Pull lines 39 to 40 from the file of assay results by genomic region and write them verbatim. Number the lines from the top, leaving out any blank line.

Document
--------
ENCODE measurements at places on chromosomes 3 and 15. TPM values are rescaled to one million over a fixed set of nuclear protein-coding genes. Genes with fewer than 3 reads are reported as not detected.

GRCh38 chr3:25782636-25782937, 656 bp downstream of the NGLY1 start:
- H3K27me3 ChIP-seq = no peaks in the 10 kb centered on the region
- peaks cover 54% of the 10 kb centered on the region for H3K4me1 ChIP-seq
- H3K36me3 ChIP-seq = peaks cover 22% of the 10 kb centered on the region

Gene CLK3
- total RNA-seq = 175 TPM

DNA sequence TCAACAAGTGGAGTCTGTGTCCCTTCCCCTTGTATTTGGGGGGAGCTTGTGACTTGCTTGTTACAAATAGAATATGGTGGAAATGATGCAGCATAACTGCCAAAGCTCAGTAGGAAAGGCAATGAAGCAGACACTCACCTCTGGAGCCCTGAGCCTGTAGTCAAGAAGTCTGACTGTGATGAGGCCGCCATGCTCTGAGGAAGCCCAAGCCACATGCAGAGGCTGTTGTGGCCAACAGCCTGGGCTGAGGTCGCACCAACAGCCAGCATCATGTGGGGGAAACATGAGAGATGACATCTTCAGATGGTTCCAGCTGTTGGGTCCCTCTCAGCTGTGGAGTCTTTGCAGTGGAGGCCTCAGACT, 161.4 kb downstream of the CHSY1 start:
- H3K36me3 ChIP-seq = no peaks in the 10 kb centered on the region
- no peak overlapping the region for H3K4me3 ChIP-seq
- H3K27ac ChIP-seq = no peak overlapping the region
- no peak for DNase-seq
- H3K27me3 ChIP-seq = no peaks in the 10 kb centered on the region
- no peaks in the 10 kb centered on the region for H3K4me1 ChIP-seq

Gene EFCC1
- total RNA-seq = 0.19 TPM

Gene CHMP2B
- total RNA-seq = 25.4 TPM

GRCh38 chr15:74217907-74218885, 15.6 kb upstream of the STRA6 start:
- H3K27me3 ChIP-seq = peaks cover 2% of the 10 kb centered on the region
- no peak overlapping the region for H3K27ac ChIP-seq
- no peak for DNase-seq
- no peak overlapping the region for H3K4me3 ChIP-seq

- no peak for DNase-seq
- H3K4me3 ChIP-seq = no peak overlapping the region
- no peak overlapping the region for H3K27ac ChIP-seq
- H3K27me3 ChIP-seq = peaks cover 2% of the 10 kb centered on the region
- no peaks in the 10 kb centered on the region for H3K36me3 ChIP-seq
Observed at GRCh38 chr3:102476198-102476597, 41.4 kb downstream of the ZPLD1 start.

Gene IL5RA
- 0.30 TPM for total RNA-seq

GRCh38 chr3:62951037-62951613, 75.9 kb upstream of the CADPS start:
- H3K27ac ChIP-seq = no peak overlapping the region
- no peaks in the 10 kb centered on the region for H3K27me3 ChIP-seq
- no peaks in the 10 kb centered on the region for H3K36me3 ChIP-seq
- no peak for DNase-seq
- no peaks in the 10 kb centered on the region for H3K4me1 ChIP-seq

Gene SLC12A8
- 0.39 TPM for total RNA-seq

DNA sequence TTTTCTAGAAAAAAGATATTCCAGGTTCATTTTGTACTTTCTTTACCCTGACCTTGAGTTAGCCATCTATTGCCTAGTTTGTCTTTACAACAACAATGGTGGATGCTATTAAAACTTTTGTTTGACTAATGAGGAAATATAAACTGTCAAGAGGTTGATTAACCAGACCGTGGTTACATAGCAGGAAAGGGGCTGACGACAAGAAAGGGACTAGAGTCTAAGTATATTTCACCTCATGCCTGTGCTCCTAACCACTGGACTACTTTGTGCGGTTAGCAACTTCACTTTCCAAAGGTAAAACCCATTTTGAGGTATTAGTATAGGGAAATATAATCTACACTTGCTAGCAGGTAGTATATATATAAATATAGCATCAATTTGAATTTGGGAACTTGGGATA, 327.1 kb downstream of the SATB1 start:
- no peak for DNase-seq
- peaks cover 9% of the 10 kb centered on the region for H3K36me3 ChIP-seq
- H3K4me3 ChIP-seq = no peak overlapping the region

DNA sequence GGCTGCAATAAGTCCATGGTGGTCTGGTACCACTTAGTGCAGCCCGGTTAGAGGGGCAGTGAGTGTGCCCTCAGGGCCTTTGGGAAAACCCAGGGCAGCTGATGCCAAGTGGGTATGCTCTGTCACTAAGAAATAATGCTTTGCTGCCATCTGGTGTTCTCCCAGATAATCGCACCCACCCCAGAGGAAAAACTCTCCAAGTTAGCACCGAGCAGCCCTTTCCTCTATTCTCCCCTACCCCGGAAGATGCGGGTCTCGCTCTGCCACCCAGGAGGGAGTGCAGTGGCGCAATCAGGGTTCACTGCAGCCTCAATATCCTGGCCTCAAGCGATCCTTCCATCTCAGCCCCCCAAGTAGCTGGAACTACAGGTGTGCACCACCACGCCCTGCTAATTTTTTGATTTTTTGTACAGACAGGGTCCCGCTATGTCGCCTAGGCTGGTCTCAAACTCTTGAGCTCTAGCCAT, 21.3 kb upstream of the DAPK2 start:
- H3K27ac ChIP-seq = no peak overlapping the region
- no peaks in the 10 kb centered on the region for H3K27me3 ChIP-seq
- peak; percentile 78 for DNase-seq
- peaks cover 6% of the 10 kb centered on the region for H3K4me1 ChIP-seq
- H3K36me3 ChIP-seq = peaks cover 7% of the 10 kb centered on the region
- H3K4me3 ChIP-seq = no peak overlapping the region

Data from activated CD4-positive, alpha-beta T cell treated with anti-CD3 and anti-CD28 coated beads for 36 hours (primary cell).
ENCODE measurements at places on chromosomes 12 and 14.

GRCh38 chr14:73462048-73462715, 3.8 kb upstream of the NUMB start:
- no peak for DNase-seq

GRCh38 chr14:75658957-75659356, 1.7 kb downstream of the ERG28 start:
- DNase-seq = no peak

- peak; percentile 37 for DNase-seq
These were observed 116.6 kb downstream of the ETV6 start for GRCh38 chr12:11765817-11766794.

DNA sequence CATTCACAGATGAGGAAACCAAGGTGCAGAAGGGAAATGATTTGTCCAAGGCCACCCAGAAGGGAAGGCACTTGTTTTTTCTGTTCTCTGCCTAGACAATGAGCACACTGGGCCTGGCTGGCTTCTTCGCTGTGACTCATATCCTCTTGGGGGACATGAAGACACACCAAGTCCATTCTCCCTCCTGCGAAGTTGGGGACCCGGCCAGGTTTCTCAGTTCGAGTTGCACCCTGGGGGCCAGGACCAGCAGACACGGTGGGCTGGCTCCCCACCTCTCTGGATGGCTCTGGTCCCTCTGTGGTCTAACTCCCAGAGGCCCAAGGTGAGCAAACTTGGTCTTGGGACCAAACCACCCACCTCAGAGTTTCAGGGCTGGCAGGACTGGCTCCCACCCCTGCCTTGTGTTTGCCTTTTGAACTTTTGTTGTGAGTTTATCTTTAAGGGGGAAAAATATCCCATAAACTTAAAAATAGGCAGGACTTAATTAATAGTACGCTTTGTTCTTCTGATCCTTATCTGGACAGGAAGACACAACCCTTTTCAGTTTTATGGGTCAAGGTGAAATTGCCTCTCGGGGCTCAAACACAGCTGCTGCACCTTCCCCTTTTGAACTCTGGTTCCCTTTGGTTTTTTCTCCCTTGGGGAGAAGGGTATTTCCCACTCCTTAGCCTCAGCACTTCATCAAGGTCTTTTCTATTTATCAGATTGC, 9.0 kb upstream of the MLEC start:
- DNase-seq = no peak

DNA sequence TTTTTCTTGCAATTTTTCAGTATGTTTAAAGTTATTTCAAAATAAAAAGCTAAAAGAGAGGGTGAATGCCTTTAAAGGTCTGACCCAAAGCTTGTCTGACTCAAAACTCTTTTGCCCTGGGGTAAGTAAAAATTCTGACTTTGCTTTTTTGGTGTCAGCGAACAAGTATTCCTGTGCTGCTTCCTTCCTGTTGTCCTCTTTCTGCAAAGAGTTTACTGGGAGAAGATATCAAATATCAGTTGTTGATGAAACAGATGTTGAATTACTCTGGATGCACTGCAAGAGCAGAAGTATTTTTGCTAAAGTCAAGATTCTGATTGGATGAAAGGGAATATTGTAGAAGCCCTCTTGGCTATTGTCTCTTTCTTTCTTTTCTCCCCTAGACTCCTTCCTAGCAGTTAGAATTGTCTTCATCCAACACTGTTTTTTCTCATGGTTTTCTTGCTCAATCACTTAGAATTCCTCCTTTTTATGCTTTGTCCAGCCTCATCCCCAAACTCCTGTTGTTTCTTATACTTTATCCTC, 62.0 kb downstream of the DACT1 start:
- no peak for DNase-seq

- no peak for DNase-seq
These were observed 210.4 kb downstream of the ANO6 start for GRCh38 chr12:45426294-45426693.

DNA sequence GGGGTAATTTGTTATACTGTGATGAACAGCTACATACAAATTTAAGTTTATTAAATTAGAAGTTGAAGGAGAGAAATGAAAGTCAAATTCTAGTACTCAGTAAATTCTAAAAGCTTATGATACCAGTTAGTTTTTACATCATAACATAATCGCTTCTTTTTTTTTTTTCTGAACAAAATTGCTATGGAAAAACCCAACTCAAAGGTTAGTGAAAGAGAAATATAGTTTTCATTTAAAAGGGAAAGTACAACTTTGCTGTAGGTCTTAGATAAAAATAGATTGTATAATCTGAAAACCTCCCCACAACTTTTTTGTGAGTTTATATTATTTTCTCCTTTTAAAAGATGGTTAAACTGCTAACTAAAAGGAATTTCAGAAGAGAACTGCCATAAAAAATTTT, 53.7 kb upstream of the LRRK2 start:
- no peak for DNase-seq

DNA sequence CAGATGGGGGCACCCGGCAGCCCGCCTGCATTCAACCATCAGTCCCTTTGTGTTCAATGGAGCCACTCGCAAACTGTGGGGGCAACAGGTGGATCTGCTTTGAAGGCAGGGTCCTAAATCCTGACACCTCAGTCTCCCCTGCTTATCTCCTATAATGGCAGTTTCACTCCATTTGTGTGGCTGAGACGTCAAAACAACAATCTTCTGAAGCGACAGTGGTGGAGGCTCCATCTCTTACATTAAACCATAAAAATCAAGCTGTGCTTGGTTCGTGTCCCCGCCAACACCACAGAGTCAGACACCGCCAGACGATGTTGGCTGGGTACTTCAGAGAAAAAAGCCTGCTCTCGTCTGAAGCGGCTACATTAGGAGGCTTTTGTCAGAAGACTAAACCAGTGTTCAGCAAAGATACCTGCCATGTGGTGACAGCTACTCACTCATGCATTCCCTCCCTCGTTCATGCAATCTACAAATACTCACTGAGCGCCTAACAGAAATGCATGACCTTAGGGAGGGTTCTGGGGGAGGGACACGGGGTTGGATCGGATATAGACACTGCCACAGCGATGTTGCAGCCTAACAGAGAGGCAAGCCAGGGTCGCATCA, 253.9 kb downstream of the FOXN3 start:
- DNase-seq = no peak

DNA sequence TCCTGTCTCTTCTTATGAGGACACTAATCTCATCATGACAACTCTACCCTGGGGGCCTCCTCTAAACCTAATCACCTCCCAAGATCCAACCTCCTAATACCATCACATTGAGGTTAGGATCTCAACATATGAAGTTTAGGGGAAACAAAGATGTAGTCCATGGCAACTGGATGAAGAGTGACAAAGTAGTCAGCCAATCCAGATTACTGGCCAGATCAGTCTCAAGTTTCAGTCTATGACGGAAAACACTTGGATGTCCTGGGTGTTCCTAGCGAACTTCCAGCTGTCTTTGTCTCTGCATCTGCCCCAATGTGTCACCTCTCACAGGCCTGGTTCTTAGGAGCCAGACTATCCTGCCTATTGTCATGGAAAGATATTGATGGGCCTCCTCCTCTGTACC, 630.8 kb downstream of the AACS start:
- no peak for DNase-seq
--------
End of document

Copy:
- 0.39 TPM for total RNA-seq

DNA sequence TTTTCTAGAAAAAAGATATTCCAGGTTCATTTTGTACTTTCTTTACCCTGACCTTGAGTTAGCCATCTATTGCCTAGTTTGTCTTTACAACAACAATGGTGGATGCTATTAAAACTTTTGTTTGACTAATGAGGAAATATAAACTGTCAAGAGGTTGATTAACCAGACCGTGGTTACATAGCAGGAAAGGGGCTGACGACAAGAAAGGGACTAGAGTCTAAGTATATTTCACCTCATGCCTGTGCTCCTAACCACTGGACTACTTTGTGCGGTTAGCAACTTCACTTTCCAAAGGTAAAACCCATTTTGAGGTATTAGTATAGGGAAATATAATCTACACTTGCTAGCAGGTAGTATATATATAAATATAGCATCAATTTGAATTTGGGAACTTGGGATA, 327.1 kb downstream of the SATB1 start: